Posted by: Knightbird | March 28, 2015

Alaska Crime Lab Backlog

Here is a quote from a news article in Anchorage today:

“Rep. Liz Vazquez, R-Anchorage, asked Dym over and over to explain “in a sentence or two” why it takes so long for kits to get through the system and how the department is working to shorten the time.

“Two years is a long time for a victim and a case to come to justice,” Vazquez said.

Dym said he has the staff, the equipment and the space to get the kits processed more quickly. The staff has reworked its processing procedure to speed things up. The next step is figuring out how to increase the productivity of each analyst, Dym said.

He brought up the idea of hiring an outside consultant to help the department figure out a way to increase analyst productivity.

“Most certainly the backlog of the crime lab is my job to manage,” Dym said. “We have been engaging in a very methodical plan to improve it and increase capacity.”

The answer is an incredibly easy one for a Lean Practitioner-hold a Kaizen event. In one week, we can improve the process substantially. We would understand why, based on fact, that there is literally no flow. My mantra: Takt Time, Flow, Pull and Standard Work. This is straight out of Art Byrnes outstanding simplification of what happens when we look at a system.

We would start by gathering facts and data. That includes Takt Time. How many kits do we receive in a time frame and what are our requirements to process those kits on a timely basis. With experienced staff in the Kaizen, we can gather that data fairly quickly. Then we look at flow. What is the current state. We track kits through the process with time frames identified. What is actual value adding time, and what is lead time. Spaghetti diagrams are probably a great help here. When we are comfortable with the available data, we brainstorm about how to eliminate waste and reduce lead time. As most lean experts know, there is generally a small reduction in value adding time, but we can achieve huge reductions in lead time. We design experiments (PDCA) that we hope will achieve a reduction in lead time. If we do Kaizen correctly, we actually come up with 7 experiments to improve the system, and work our way through them until we have achieved improvement. After brainstorming and coming up with improvement strategies, we actually implement as many as we can right away. We rearrange the lab to achieve one piece flow. We minimize movement like walking. We bring everything we need to the lab through a Pull System in a Just In Time system.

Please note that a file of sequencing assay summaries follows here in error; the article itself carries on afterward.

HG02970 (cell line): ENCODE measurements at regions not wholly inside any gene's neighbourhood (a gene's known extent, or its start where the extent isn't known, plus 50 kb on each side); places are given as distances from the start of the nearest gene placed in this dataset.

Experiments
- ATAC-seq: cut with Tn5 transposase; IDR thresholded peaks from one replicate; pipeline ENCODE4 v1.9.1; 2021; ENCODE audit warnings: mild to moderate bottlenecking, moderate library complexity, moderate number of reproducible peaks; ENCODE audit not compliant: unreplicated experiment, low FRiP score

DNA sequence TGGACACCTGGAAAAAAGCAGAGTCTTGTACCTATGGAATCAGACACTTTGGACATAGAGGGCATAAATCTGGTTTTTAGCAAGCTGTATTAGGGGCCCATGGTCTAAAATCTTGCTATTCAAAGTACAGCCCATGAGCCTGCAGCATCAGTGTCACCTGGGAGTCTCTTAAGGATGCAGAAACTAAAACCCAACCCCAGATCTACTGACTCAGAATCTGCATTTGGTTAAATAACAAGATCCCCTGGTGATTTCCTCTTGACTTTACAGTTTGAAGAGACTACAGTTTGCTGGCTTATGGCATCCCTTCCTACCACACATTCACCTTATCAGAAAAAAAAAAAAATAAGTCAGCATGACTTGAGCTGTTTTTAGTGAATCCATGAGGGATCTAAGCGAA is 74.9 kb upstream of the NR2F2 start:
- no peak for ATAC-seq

And we create the appropriate forms to help achieve a successful defect free test every time. We maintain this result through a visual workplace that notes when a test arrives, where it is in the process, and establish an Andon for addressing problems. At the end of the week, we implement what we have because it will be incredibly better than what we started with. I wouldn’t be surprised with a 90% reduction in the time it takes to process the kit.

So why are they asking for a consultant to tell them what to do? I spoke to our new Governor when he was a candidate and just after he was inaugurated about Lean Government. I sent volumes of examples by email and wrote an opinion piece for the same paper that reported about the exchange between Representative Vazquez and staff. I sent testimony to the house finance committee about the beneficial impacts of Lean Government. I sent a similar document to House Democrat friends of mine and talked to one staff member of a prominent Anchorage house member. I have heard nothing back from any of them. Not a word. We can solve these problems. It’s actually easy from a technical lean approach. It’s a people problem, and the problem starts with the Governor and Legislative Leadership. They should pay attention to what has gone on in other  U.S. governmental entities if they truly want to solve problems and save money.

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